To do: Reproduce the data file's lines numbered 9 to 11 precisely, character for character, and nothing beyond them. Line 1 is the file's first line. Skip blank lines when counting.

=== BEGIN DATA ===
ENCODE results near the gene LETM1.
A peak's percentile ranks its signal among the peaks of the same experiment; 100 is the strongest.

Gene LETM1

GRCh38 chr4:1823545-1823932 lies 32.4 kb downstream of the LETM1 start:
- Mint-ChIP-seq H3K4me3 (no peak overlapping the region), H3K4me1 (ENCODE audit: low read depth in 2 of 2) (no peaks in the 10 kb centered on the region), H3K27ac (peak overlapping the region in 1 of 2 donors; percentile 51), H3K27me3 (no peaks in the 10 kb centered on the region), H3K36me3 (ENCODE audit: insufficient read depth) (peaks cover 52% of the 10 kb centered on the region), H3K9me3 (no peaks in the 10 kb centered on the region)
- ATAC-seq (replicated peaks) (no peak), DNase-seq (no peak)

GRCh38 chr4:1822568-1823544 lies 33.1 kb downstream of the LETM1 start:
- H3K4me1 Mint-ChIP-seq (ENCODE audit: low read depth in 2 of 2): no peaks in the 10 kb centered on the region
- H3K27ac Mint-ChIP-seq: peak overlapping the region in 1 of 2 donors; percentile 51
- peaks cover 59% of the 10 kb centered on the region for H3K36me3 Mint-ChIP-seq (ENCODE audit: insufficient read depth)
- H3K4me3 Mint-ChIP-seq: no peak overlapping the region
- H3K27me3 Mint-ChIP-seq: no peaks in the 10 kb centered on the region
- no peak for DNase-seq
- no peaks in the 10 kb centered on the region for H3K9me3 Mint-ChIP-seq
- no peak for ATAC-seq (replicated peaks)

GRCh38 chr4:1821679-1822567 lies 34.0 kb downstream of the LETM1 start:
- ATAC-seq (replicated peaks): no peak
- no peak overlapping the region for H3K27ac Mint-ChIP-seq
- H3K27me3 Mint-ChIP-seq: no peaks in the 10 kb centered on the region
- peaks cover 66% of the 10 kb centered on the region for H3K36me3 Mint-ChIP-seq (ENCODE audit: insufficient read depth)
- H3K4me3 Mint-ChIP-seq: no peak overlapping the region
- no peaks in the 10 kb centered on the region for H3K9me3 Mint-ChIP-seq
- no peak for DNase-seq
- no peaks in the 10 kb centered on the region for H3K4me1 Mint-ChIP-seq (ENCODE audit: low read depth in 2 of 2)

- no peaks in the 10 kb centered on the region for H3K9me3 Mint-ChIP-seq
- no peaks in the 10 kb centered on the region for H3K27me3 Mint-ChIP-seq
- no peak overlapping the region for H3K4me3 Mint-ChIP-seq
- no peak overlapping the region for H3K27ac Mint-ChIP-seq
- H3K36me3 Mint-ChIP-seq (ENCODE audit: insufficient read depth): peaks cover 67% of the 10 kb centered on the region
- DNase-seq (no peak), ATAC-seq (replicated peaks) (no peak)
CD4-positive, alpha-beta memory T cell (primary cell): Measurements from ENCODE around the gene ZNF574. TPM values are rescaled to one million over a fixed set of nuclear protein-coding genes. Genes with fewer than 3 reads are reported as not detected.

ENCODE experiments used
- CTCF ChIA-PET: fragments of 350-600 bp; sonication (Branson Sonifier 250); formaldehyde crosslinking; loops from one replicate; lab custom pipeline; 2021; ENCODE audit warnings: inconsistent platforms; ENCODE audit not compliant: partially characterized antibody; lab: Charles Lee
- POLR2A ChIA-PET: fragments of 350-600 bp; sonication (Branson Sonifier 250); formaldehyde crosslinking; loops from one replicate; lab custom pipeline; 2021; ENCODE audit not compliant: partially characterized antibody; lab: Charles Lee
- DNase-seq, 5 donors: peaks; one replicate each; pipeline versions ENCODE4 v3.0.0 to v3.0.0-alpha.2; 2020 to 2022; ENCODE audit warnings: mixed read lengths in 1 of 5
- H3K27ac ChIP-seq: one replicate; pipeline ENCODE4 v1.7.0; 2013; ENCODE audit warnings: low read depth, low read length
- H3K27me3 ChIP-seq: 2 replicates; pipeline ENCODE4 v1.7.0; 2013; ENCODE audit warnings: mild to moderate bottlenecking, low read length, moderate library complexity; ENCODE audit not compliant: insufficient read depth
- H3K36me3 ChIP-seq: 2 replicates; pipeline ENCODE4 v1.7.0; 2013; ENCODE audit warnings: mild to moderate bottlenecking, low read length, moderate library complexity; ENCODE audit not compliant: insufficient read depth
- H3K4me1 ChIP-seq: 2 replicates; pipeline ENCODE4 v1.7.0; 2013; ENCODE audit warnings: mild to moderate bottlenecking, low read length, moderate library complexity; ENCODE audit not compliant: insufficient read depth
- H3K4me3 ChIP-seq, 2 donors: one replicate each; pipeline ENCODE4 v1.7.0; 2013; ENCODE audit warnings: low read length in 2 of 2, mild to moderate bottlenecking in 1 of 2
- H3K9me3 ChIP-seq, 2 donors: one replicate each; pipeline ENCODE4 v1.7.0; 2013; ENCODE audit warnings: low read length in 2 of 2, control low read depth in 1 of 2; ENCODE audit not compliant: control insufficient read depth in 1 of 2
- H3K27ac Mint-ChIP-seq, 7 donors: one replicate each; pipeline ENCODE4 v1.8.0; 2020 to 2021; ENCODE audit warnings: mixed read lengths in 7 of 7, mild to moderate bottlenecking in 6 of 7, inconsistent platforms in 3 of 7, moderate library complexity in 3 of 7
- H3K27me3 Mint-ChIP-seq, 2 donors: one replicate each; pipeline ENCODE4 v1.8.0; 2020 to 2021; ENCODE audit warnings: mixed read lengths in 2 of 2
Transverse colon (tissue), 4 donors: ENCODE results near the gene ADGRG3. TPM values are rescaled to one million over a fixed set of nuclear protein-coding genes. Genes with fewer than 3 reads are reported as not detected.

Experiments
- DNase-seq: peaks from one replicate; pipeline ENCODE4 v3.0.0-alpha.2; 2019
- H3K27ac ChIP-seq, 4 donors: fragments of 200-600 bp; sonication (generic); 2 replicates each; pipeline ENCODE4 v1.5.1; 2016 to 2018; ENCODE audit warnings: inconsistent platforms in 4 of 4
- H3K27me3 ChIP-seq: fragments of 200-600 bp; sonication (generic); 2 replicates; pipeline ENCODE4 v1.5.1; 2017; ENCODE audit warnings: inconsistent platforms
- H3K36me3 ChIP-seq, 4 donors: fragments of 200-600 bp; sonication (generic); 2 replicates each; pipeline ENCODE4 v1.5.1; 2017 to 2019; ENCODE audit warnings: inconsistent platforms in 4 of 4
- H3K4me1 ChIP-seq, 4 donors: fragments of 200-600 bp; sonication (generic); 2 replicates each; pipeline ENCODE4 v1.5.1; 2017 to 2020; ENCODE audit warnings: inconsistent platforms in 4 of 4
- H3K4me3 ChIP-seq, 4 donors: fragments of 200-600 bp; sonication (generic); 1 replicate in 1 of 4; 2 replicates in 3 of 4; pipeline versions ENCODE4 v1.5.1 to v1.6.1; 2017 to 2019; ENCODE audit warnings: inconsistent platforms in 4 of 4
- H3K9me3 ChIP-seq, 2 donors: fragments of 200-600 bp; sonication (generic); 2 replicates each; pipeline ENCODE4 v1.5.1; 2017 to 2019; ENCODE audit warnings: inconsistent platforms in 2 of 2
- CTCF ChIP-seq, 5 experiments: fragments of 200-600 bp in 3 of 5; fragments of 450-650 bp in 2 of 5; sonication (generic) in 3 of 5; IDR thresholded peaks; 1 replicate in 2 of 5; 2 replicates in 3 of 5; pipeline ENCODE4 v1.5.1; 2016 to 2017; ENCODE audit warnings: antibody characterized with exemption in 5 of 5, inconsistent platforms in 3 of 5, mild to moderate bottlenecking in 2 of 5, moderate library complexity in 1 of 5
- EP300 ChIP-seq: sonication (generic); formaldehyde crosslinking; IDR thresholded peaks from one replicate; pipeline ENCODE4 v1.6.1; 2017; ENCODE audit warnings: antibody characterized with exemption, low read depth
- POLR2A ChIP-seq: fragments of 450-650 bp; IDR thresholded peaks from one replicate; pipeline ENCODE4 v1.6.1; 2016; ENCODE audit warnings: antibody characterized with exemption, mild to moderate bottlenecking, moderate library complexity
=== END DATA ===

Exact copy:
- H3K27ac Mint-ChIP-seq: peak overlapping the region in 1 of 2 donors; percentile 51
- peaks cover 59% of the 10 kb centered on the region for H3K36me3 Mint-ChIP-seq (ENCODE audit: insufficient read depth)
- H3K4me3 Mint-ChIP-seq: no peak overlapping the region